Our in-house Know-It-Alls answer questions about your interactions with technology.
Q: Should I delete my tweets?
A: Tweets, by design, suffer from context collapse, the phenomenon by which the common understanding that existed when something was created dwindles and vanishes over time. Perhaps it would be better to erase your history than face the possibility of being misunderstood . Such functionality is not currently built into the native Twitter, but some developers have created services that will delete your tweets for you on a rolling basis. So. Should everyone just delete their tweets?
If you want. I deleted mine and I think three people noticed. But while individually old tweets might not be very useful for you or me, aggregated social data is valuable to researchers. Historians, sociologists, and even epidemiologists can and do gain real insight from looking at old tweets: analyzing the sentiment of a time , the origin of an idea as it flows through the network , even tracking disease , gang violence , and censorship . So, look, if you're just a regular person riffing on viral memes and having Deep Thoughts in the middle of the night, leave 'em up! For science!
But maybe you're not just a regular person. Here’s where you need to be honest with yourself: Do you say a lot of stupid things on Twitter? Delete your tweets, because those stupid things will come back to haunt you. Are you concerned that trolls or harassers might try to take one of your old tweets out of context? This is a question facing a lot of journalists , celebrities, and anyone in a public-facing role at the moment, and as Twitter mobs increasingly use old tweets against journalists, many are choosing to delete their tweets to protect themselves. On the flip side, do you harass, intimidate, or threaten people on Twitter? You should delete your account and reconsider your life choices.
If you think you need to push that big red history eraser button, plenty of free or paid services will automatically delete your tweets for you. Once you pick a service, make sure you let your tweets live long enough to live out their meaningful usefulness. That might mean a few days or a few weeks, if you’re someone who habitually engages in threads or long conversations on Twitter—you don't want your half of the discussion disappear before the conversation is even finished!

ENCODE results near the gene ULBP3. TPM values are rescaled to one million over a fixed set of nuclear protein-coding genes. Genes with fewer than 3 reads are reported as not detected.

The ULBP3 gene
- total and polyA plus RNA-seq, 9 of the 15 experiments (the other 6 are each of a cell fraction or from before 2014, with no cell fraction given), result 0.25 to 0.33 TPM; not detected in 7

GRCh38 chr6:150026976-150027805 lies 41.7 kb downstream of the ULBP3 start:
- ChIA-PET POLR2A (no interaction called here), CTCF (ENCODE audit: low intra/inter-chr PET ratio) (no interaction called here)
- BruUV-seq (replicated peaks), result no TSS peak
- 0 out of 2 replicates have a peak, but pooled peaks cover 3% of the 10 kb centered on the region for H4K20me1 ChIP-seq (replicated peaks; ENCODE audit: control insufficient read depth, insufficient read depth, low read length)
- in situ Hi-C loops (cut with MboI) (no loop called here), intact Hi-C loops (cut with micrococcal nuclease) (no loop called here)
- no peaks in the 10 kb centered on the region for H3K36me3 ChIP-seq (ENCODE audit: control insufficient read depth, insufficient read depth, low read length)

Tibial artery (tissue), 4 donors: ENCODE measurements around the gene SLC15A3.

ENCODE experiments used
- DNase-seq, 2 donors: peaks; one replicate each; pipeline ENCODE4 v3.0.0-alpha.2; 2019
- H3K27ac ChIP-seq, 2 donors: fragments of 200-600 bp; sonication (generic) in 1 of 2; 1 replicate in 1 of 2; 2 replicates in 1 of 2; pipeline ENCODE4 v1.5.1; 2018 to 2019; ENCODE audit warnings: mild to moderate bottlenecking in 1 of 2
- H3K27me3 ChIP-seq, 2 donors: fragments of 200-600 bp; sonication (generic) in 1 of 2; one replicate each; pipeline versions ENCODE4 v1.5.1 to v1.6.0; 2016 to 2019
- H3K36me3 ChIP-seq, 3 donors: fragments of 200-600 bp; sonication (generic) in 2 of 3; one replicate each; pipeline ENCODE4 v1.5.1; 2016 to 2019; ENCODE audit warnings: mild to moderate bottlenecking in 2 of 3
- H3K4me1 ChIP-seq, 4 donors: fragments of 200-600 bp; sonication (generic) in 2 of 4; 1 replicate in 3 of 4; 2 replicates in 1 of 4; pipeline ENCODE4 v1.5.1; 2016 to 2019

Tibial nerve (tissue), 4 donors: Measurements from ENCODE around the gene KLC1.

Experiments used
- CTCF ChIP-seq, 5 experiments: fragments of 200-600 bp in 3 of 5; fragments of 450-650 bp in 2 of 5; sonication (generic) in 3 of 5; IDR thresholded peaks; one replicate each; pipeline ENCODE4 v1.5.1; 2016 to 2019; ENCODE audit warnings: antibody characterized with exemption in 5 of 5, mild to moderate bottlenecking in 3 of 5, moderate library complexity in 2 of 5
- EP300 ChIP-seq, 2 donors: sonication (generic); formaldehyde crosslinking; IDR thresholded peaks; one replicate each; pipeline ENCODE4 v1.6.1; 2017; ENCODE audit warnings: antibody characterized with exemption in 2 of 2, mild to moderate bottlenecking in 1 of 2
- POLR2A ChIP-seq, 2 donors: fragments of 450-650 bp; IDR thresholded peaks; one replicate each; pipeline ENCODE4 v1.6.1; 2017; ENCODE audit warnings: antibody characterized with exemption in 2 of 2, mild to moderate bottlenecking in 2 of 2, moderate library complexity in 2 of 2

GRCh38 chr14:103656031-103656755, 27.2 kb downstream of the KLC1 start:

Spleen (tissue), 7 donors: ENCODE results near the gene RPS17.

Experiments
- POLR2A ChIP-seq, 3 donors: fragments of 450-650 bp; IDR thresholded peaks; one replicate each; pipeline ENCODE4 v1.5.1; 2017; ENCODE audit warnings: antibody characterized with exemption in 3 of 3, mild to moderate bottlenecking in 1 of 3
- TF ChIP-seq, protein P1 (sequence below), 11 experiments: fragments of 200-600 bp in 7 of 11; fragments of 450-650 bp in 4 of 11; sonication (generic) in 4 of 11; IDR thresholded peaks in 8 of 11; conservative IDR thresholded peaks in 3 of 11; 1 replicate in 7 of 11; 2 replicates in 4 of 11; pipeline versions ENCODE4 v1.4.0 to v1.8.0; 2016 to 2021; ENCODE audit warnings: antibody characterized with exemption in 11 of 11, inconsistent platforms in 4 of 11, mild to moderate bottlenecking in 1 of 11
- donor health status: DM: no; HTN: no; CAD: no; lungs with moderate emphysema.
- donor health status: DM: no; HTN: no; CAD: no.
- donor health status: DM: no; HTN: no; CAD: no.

You can download your archive of tweets before you delete them, if you worry that maybe the MOST BRILLIANT THING you’ve ever said is buried back in your twitter history, and one day you’ll dig through and find it. (I looked back at my archive once after I deleted my tweets. All that happened was I got very confused about what was going on in my life in 2011.)
There’s a glimmer of a chance you’ll soon have the burden of this existential question lifted from your shoulders: Twitter CEO Jack Dorsey has said recently that the company is rethinking the design of Twitter completely, which means it’s possible that they could bake ephemerality into the core functionality of the site. Of course, one rule will still be true no matter what: Don’t be a jerk on Twitter.
Emily Dreyfuss writes about how technology affects society and after deleting her tweets this summer in an impulsive act of nihilism then felt a pang of sadness followed by the comforting realization that really, lol, nothing matters.
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